First dates can turn awkward.
Neither person knows what to say. Pauses in the conversation seem to stretch forever.
But what if the couple doesn't even speak the same language?
Marianne and Willard Christensen know a little bit about that.
Back in 1954, Marianne had just immigrated to Omaha from Germany. She was 18 and moved here to live with her aunt.
Marianne spoke only German.
Willard was 24, working in an Omaha plaster business.
A woman, who was married to Willard's boss and was a friend of Marianne's aunt, fixed them up on a blind date.
Willard asked her out, but Marianne didn't even know where they were going because she didn't speak English.
That first date turned out to be a night watching stock car races on a dirt track in Council Bluffs.
They made it through that first date, even though all they could do is gesture and smile.
On their second date they watched “The Robe,” a film staring Richard Burton.
Marianne followed the story line enough to enjoy it. And fortunately no one needs to talk much during a movie.
They went out dancing at Omaha's Peony Park for their third date.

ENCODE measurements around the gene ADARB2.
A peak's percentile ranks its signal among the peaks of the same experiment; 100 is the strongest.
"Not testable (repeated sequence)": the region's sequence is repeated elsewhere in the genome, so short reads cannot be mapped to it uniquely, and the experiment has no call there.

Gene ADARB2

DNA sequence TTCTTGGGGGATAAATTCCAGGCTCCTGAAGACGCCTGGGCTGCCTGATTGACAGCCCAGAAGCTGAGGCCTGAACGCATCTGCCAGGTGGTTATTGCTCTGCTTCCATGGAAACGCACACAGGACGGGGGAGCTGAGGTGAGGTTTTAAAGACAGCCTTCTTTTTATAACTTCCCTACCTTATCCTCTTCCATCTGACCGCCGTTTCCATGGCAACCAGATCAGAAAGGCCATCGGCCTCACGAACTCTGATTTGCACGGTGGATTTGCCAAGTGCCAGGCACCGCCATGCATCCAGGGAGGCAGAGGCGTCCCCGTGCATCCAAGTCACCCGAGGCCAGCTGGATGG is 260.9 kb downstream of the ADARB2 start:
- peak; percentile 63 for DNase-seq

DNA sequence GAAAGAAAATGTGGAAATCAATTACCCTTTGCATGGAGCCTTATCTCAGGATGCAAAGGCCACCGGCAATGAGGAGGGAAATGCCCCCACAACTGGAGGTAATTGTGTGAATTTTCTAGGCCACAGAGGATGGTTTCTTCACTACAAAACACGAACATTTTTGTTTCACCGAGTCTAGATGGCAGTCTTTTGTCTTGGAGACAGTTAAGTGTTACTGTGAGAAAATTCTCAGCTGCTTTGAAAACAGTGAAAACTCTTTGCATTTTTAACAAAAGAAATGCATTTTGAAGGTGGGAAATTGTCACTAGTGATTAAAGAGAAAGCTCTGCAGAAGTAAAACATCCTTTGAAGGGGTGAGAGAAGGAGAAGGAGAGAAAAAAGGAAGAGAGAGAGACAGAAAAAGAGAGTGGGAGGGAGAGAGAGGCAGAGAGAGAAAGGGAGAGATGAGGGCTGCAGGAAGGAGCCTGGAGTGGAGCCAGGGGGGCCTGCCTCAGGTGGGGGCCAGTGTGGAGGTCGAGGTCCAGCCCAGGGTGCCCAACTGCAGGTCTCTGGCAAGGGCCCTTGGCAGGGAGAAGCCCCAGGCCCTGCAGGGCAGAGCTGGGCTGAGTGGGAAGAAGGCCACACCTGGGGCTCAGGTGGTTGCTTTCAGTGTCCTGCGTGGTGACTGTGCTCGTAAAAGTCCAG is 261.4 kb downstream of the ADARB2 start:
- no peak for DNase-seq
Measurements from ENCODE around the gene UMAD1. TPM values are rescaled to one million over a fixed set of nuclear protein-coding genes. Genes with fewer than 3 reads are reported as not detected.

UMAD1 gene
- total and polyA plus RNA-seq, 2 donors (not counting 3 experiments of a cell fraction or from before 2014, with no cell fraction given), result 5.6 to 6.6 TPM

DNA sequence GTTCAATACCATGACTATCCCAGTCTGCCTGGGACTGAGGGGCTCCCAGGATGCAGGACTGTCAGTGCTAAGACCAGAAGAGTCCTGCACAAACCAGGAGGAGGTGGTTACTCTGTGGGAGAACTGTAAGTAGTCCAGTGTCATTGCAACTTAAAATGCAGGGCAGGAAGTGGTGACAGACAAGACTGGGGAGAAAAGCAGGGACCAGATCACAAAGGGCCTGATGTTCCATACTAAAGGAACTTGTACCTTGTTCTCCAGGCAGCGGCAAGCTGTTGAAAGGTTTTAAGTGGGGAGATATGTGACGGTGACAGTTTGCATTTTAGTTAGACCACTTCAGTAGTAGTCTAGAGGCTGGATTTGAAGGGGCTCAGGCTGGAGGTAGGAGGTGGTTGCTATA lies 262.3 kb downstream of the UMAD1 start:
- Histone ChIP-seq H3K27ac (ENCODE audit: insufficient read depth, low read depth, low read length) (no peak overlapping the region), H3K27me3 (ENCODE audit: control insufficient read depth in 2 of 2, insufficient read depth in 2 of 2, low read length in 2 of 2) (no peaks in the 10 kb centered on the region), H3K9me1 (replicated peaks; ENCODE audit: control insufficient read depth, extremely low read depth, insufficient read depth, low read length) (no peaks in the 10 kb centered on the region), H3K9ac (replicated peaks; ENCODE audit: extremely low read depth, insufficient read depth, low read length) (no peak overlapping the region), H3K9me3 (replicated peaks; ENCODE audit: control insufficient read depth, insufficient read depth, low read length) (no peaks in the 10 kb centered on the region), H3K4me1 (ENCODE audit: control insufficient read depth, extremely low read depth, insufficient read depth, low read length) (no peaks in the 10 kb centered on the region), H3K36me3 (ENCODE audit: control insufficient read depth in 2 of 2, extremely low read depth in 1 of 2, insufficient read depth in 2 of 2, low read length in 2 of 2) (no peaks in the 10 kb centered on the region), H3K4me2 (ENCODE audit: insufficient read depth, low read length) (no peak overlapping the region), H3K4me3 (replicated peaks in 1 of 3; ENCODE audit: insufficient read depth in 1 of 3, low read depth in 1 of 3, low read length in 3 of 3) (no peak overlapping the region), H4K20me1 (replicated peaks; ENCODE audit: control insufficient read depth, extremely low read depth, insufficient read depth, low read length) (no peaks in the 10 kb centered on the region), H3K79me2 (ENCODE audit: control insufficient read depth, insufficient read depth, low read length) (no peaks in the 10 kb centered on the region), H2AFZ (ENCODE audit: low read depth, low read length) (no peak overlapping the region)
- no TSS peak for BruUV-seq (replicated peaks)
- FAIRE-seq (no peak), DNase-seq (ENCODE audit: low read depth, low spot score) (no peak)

Marianne liked Willard. He was polite and good-looking with his curly brown hair.
But without a way to talk, their relationship stalled.
“It just looked hopeless,” she said.
So they stopped seeing each other.
Two years passed.
During that time, Willard kept working in Omaha and Marianne took English language classes at Central High School and the old Omaha Tech High School. She also attended beauty school where she learned to read and write in English.
In the summer of 1956, the same woman who had fixed them up before gave it another try.
Willard took Marianne water-skiing in his 14-foot Thompson speedboat with a 25-horsepower engine. Willard loved to water-ski on Carter Lake and Lake Manawa and belonged to a water-ski club.
Now that they could finally talk, they discovered they had lots in common, like growing up on a farm. They also loved polka music.
During their courtship, they dined at Ross' Steak House and ate chicken at Rose's Lodge.
Marianne fixed German dishes for Willard, such as sweet and sour red cabbage and goulash.
Both enjoyed drives in the country in Willard's 1952 Chevy.
They also kept water-skiing.
Marianne's mother visited from Germany and liked Willard right away.
She told Marianne, “Er ist nett und freundlich.” (He is nice and friendly).
Willard and Marianne married on May 18, 1958, and celebrated their 54th anniversary this year. They live in Omaha and have three children and six grandchildren. Marianne is 76 and Willard is 82 and they still water-ski. Now they do it with their grandchildren.
Over the years, Willard has learned German words and phrases and even took a German language class.
There's one phrase he's never forgotten, “Mein schatz.” (My sweetheart)